• Imposter Scams: Imposter scams, currently the second most common type of scam, will triple. Criminals will attempt to exploit consumers through many channels, including email, SMS messaging, messaging services, and direct calls to consumers.
  • Revictimization: Fraud rates will continue to increase, and a new "chain of victimization" will emerge. Social media account takeover, in particular, will leverage the followers and individual networks to create new chains of victims. Consumer behavior will play a stronger role than in previous years.
  • Fraudsters Will Continue Dialing Into Mobile: Over 80% of the world's population now own smartphones, and mobile apps have become an integral part of people's everyday routines. Anyone can hail a ride, get food delivered, and make transactions using a mobile app. In a bid to secure a larger slice of the mobile app pie, companies are pushing out more services on a single platform. But there's a trade-off: the more services an app provides, the wider the attack surface, and the harder it is to secure. With malicious tools such as emulators and app cloners now easily available, we expect mobile app fraud attacks to rise in prominence beyond 2022.
  • Phishing: With numerous spelling errors, faulty language, and unbelievable claims, it was fairly easy to identify a phishing email three to five years ago. However, over the years, phishing emails and URLs have become more refined and believable, which helps scammers execute hyper-targeted attacks. In the coming year, scammers will continue to spend time improving their phishing tactics by making them more personalized and specific.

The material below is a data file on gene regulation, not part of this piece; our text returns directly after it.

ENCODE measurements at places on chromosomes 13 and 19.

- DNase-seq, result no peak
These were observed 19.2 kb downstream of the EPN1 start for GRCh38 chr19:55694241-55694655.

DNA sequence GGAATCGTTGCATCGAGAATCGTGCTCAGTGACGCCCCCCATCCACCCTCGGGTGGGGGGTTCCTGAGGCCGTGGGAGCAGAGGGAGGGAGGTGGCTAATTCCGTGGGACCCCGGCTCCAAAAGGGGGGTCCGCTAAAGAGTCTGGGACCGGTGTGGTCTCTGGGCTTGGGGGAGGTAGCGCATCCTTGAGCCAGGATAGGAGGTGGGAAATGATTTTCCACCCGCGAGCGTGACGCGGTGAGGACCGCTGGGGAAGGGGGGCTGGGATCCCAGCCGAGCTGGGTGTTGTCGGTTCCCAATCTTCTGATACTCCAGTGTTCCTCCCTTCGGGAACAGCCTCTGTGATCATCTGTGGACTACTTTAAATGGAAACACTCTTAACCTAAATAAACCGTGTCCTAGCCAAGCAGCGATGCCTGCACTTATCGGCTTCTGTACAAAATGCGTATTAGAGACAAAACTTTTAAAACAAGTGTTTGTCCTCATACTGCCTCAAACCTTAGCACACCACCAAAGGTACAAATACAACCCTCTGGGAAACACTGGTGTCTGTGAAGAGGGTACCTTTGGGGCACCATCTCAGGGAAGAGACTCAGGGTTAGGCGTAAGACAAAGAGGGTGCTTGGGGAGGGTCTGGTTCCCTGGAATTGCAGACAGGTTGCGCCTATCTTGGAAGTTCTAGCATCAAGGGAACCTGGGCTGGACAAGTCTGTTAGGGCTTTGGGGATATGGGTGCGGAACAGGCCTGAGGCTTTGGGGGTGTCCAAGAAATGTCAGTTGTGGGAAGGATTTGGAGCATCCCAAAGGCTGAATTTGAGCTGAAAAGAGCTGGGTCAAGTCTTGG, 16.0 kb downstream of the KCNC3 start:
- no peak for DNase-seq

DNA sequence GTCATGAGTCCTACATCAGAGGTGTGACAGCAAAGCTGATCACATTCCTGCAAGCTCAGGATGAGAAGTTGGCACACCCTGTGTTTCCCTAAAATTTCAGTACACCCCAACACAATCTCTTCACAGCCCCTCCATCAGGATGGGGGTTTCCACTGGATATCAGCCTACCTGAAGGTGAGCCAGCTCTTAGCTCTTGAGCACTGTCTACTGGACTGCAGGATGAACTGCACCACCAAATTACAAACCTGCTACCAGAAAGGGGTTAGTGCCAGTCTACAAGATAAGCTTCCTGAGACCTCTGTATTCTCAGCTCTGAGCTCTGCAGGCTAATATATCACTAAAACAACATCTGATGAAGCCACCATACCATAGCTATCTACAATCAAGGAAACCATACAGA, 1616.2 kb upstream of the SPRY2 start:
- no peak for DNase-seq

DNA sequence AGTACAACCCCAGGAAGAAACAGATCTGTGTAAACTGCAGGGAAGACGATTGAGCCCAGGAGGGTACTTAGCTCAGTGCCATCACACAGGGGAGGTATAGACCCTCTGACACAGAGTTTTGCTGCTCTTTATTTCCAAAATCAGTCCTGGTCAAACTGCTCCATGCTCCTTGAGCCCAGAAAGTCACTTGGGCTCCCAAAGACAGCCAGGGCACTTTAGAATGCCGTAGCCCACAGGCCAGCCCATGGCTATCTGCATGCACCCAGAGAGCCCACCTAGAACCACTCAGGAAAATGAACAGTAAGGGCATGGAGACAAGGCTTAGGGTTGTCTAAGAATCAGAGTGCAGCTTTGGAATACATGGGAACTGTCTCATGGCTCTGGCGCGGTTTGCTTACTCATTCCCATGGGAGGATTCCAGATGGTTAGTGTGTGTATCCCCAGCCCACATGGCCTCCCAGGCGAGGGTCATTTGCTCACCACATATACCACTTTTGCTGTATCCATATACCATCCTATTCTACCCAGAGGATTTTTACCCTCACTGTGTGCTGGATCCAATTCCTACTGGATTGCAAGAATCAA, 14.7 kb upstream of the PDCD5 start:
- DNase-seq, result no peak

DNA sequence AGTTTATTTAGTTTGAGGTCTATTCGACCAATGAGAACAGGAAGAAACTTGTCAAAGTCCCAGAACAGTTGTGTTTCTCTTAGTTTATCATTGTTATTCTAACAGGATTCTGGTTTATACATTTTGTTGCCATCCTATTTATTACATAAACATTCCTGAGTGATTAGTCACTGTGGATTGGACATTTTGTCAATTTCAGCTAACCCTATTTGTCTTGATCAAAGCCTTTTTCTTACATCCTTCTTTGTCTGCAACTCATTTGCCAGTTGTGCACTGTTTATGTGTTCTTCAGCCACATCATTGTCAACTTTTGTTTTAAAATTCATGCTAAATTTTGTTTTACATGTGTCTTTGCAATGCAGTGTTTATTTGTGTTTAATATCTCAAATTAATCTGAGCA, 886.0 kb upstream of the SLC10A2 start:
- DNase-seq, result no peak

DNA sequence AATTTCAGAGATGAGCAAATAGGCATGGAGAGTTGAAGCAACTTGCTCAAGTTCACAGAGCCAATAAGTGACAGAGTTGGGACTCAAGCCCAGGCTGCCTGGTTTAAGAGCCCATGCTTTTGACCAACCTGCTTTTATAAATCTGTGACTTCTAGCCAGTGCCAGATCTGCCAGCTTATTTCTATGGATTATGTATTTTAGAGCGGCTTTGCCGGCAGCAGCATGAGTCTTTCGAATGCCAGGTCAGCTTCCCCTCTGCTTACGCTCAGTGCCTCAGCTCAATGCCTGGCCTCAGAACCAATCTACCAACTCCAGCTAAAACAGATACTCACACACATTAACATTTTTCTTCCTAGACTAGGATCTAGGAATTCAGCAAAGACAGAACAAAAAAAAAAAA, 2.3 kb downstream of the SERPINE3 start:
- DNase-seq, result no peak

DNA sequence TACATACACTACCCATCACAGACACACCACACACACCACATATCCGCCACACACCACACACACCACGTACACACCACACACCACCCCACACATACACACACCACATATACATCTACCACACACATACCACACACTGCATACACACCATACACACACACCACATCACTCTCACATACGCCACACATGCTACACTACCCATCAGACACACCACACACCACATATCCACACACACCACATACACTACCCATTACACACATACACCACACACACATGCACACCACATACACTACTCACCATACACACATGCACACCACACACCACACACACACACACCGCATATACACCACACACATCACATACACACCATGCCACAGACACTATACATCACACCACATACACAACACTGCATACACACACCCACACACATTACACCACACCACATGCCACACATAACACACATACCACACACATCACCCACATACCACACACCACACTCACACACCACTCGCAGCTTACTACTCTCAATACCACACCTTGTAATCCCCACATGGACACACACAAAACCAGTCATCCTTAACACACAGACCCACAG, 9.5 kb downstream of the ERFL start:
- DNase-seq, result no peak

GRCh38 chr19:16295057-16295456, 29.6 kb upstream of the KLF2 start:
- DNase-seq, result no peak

• Scarcity Will Push Selling Scams Higher: Supply chain shortages are expected to continue into 2023 and that means scarcity and inflation will persist well into the year. Fraudsters and scammers thrive in this environment. They can peddle their non-existent goods in online marketplaces for extraordinary prices to desperate buyers looking for things they want and can't get.
  • Money Mules: The use of money mules will grow in popularity, with the younger population increasingly targeted.
  • First-party fraud: We can expect to see explosive growth in first-party fraud due to BNPL and the use of pre-qualification "soft inquiry" credit report pulls.

Identity

  • Bots Are Ushering In A New Era Of Fraud Automation: Bots create a new level of social engineering tools designed to make fraud easier for those hundreds and thousands of new fraudsters that are entering the scene. In June of 2021, OTP Bot services began to appear which completely automated the pilfering of One-Time Password (OTP) passcodes from victims with zero human-to-human interaction.